Al Jadeed Bakery
Ube ensyamada, Dh2.5, is a sweet and tasty bread that's popular at this joint. Ube is sweet bread that's filled with sweetened ube (purple yam), shaped like a scroll, and topped with creamed butter, sugar, and grated cheese. Pandecocoa, Dh1.5, are Filipino rolls stuffed with desiccated coconut and condensed sweetened milk. You can't give the Spanish bread, Dh2.5, a miss.
Katrina sweets & Confectionery
Wish to go beyond everyday sliced bread? Try their vanilla bun, Dh8.5; brioche bread, Dh16; and zebra toasted bread, Dh8. You can also sample the raisins bread, Dh8 or the country bread, Dh8.

Garnishing with gold

In 2014, rumours spread that a Spanish bakery was selling the most precious bread loaves in the world. Turns out, each 400g of bread baked at the Pan Pin~a bakery consisted of whole wheat flour and dehydrated honey. What made this ordinary loaf out of this world, and got people to take notice, was its 250mg sprinkle of gold shavings. The gold loaf amounts to 117 pounds and is exported world- wide. Juan Moreno, baker and owner, Pan Pin~a admitted to Daily Mail that although the loaf doesn't have a special flavour or ingredient, it exudes royalty and glamour.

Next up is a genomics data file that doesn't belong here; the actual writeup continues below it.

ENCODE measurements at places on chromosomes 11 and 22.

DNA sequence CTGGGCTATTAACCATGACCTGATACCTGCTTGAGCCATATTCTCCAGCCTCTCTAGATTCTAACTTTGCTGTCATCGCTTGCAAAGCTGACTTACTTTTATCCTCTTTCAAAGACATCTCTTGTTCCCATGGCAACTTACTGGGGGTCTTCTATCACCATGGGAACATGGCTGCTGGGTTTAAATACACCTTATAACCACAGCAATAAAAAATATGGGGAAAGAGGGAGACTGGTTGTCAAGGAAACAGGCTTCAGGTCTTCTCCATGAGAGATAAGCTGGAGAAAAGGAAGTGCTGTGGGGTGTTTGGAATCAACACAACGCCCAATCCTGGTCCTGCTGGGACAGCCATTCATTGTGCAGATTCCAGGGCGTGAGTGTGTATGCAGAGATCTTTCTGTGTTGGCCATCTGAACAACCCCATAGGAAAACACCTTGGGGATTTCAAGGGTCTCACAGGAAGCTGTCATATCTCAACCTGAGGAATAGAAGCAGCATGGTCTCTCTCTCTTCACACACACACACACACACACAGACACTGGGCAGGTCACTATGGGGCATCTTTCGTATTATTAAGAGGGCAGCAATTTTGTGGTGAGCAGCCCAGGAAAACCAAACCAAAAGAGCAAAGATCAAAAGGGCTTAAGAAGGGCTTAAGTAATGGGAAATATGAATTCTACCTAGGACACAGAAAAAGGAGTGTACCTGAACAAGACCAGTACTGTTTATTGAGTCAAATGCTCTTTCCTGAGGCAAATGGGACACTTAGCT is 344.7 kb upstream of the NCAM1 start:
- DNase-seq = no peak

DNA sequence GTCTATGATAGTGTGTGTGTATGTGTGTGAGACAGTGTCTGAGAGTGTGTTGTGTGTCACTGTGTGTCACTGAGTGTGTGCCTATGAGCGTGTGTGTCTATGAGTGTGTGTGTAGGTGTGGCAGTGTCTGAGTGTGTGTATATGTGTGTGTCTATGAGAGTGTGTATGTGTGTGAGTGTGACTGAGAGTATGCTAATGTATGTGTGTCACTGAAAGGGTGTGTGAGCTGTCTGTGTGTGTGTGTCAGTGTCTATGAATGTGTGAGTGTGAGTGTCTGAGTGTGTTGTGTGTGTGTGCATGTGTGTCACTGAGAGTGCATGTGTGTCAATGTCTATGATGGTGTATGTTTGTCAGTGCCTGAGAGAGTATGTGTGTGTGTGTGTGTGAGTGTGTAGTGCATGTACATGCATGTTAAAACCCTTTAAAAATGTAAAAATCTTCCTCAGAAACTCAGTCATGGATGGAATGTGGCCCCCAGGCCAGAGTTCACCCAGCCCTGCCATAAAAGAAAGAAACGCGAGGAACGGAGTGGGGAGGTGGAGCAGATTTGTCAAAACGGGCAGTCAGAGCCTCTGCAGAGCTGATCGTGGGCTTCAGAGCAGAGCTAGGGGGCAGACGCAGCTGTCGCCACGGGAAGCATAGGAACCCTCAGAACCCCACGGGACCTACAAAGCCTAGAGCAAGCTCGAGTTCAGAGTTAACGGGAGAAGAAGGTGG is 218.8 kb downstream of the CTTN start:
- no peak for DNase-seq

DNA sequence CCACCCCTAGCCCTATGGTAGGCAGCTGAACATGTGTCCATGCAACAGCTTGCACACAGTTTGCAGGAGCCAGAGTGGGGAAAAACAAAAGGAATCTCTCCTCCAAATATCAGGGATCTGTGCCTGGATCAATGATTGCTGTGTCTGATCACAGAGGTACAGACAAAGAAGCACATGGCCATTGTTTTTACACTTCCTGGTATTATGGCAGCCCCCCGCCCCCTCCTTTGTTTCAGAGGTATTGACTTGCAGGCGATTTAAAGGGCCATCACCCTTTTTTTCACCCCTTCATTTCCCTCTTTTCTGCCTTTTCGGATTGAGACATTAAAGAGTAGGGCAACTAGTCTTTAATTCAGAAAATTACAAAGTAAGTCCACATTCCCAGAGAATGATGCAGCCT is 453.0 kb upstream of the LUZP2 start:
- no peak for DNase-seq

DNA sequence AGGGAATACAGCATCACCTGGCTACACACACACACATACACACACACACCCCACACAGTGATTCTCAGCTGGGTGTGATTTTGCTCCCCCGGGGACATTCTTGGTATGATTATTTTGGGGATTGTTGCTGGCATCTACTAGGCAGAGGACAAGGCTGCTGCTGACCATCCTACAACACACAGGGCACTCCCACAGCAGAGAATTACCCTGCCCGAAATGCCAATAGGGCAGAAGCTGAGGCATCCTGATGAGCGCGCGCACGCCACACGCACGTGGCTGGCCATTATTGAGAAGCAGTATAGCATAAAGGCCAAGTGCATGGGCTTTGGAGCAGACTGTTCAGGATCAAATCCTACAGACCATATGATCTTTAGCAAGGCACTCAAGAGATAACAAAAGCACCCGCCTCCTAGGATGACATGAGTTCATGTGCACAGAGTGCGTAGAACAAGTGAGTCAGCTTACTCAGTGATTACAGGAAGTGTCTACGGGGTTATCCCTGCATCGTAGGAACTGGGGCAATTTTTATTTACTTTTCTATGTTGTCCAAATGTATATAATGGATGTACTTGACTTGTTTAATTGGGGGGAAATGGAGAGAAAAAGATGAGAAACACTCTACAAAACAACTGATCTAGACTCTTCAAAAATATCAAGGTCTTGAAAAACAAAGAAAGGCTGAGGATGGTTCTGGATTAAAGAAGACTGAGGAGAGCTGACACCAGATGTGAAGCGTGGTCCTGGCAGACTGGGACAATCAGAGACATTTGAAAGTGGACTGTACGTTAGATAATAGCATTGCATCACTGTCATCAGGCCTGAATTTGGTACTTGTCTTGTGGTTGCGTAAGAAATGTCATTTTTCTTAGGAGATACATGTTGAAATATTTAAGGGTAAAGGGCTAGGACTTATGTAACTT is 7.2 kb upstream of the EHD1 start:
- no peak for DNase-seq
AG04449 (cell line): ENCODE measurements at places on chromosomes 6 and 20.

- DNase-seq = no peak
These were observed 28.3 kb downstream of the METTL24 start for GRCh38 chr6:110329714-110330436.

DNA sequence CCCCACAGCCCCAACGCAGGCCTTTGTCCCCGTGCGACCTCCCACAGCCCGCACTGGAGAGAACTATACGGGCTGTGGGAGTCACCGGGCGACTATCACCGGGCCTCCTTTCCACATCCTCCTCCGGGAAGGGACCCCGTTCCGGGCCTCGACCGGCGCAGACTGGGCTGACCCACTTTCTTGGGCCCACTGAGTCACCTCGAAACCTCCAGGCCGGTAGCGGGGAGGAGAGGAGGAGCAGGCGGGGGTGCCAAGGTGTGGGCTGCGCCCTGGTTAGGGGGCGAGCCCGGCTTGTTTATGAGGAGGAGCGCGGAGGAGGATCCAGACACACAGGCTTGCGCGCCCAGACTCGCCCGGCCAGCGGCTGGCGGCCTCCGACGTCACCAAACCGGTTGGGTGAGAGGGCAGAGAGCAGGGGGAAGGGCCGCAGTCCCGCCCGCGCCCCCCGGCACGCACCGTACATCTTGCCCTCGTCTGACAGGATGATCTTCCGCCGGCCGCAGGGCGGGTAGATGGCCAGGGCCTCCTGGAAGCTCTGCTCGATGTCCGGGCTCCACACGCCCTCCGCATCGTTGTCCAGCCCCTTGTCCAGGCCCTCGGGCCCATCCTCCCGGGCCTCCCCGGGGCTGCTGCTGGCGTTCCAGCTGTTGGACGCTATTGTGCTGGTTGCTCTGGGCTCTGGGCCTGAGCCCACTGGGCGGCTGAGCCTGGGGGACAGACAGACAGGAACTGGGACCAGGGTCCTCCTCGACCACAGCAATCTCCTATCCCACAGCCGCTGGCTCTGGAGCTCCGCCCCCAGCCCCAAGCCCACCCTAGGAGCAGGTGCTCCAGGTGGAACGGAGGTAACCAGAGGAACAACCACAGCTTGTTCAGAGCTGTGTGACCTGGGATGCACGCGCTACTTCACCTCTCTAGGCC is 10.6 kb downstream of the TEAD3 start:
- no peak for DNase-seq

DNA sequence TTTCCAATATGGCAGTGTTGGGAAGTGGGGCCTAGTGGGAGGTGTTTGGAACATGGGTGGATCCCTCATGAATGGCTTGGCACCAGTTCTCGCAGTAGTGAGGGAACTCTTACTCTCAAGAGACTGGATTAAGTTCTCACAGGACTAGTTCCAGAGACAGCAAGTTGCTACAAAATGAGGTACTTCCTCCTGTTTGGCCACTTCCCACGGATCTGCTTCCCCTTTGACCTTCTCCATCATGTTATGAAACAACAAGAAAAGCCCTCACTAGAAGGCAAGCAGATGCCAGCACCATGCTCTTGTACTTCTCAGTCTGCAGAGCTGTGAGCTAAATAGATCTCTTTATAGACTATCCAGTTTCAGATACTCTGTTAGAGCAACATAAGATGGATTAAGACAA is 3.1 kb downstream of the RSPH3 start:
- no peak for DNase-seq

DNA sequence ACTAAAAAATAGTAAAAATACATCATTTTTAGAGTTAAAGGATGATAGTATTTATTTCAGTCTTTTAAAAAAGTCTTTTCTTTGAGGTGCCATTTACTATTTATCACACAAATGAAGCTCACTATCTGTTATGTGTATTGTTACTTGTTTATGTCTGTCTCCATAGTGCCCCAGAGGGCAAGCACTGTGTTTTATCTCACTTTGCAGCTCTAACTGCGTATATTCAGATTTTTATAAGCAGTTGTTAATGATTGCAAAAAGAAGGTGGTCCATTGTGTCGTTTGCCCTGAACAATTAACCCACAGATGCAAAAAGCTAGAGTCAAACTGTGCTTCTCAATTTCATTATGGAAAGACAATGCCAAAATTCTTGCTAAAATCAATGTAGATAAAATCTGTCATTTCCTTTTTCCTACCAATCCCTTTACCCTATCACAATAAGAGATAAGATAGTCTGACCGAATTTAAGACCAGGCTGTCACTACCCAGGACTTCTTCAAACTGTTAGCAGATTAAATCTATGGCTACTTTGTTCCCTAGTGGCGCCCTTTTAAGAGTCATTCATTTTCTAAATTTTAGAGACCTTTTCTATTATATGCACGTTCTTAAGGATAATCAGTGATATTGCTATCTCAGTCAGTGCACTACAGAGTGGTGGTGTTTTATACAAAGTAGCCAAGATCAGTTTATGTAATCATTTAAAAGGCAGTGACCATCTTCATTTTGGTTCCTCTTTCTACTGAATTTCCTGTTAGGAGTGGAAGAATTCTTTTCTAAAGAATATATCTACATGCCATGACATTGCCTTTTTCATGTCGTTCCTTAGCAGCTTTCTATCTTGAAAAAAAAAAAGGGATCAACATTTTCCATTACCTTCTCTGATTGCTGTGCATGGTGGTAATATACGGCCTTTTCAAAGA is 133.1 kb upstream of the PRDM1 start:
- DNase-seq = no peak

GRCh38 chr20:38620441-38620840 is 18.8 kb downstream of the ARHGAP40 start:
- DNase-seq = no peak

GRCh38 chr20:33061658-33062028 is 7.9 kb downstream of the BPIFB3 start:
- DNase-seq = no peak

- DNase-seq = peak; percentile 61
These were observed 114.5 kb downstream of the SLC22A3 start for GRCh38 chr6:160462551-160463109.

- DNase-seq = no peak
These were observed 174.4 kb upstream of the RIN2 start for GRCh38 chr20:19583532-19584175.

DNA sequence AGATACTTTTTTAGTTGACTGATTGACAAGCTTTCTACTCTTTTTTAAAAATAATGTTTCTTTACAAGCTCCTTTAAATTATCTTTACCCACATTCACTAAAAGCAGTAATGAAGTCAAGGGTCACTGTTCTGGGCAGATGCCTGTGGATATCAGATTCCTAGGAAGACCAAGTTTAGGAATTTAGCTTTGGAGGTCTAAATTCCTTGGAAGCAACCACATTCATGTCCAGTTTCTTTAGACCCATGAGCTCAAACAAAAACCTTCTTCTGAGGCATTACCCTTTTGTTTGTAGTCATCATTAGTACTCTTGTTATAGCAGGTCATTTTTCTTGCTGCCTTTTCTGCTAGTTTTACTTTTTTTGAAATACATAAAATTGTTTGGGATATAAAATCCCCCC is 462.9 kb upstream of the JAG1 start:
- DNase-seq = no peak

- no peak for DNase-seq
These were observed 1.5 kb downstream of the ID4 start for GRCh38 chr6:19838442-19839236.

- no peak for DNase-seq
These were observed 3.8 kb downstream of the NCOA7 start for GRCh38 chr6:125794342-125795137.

Then, there's Robert Didier's 23-carat gold loaf that he likes to call 'The Royal Bloomer'. It was made at his bakery and showcased at the Hamper Llangollen Food Festival. It costs up to 75 pounds in North Wales.
The loaves, Robert told Daily Mail, are prepared only once a month, and usually just for special occasions. Ever thought of the simple and inexpensive process of baking bread as an expensive a air?
Tom Herbert's 'The Shephard' is a loaf created using a 55-year-old family sourdough recipe. No gold dust falls over this one; it's just flour, spring water and Cornish sea salt. Yet, the baker tells Everyday Sandwich that his bread is a work of art made with unique flour brought to Britain by the Romans. What makes the bread even more special is that it takes two days to bake two kg of this Shephard loaf. The next time you go bread shopping in the UAE, observe how the prices vary, starting from the regular white and brown bread to the specialty breads; oat, chia, and pumpkin seeds.

Snack o'clock: What's your pick?